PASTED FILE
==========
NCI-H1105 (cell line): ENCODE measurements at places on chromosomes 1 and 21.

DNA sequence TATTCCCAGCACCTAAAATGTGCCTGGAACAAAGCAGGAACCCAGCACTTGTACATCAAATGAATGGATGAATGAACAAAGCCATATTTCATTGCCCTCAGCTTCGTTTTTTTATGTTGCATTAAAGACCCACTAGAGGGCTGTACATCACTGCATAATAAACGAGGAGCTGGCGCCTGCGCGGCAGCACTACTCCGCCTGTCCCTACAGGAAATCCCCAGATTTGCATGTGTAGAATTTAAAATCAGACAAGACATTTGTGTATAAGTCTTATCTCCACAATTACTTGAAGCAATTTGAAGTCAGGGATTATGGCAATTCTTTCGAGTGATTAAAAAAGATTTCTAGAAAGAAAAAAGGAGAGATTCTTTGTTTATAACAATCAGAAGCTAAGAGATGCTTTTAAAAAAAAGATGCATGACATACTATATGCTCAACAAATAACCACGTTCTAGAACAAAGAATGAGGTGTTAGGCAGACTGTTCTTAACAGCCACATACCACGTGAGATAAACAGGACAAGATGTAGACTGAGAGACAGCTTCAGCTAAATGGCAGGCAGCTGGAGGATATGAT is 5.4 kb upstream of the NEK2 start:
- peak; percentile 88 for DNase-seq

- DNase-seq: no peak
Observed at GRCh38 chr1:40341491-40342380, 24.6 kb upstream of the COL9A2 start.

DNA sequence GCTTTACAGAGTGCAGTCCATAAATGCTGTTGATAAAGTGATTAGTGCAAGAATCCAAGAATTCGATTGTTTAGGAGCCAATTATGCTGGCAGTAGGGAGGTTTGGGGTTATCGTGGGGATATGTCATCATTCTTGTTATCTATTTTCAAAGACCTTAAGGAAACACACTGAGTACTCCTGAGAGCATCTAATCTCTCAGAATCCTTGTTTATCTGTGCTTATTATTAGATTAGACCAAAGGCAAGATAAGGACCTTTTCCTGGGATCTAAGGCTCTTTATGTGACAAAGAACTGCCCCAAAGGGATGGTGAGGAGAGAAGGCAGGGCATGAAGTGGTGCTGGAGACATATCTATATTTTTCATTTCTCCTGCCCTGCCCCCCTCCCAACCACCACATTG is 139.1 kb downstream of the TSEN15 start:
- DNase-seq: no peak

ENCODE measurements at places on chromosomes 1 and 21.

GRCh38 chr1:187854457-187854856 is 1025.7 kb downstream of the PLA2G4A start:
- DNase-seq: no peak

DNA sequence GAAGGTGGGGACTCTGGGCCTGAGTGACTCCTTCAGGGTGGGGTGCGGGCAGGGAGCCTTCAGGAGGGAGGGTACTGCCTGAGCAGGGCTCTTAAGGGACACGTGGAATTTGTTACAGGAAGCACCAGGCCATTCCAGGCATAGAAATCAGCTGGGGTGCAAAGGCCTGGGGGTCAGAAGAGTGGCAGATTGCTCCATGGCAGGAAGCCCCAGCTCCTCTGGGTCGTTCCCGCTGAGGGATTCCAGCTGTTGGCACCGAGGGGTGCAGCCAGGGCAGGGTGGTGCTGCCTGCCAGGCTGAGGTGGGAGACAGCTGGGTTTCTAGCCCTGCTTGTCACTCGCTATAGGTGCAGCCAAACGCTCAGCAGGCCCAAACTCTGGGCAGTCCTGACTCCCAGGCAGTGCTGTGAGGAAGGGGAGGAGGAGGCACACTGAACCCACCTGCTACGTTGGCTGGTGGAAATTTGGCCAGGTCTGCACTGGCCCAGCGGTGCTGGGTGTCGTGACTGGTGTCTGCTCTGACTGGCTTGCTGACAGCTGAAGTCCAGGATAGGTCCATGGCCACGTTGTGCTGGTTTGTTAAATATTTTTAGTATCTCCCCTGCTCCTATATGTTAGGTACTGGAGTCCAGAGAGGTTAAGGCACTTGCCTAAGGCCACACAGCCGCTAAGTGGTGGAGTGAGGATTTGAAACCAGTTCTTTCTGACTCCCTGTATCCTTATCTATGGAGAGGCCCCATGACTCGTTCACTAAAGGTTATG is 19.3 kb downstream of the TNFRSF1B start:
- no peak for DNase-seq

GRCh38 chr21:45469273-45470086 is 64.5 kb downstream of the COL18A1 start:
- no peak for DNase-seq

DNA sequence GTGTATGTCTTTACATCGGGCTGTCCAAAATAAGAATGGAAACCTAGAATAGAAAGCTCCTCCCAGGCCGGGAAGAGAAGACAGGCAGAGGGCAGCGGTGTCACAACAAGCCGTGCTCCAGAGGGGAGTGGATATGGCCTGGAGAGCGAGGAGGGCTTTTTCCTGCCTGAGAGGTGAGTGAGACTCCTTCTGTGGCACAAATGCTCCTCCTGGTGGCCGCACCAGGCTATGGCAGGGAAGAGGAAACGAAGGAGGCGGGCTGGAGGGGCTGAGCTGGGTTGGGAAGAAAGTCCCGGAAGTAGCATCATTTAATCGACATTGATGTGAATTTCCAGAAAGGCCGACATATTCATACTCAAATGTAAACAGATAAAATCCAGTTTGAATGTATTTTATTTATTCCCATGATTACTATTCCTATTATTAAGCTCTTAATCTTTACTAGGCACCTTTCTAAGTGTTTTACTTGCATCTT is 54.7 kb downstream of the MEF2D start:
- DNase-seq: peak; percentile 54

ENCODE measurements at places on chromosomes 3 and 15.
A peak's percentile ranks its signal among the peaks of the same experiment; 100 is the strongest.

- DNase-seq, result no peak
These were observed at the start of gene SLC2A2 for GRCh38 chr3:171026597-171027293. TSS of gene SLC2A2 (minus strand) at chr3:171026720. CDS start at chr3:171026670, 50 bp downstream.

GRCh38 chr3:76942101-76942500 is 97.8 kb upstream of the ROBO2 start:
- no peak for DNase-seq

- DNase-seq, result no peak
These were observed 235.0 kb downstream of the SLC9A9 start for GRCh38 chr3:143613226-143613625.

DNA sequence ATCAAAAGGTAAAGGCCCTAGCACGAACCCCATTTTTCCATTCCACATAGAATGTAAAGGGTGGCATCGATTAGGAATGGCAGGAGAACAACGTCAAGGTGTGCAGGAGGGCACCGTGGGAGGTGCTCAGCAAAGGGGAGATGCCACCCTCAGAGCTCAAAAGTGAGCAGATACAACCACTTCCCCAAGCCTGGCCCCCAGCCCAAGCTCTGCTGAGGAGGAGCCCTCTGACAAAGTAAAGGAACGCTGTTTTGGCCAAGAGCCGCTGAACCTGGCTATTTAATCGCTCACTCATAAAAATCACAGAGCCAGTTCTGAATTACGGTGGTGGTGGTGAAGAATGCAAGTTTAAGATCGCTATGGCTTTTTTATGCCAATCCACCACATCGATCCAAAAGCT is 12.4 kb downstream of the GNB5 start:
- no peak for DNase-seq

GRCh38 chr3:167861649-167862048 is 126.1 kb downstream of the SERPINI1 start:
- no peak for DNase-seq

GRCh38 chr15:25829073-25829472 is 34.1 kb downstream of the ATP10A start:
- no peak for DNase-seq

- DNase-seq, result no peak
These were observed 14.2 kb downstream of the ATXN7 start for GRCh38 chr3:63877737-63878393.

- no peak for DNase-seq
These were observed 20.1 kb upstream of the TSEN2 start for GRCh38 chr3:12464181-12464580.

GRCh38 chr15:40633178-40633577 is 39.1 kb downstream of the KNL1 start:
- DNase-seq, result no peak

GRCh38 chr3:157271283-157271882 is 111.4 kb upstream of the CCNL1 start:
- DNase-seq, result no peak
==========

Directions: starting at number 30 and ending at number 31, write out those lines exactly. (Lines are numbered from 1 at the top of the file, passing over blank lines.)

- no peak for DNase-seq

- DNase-seq, result no peak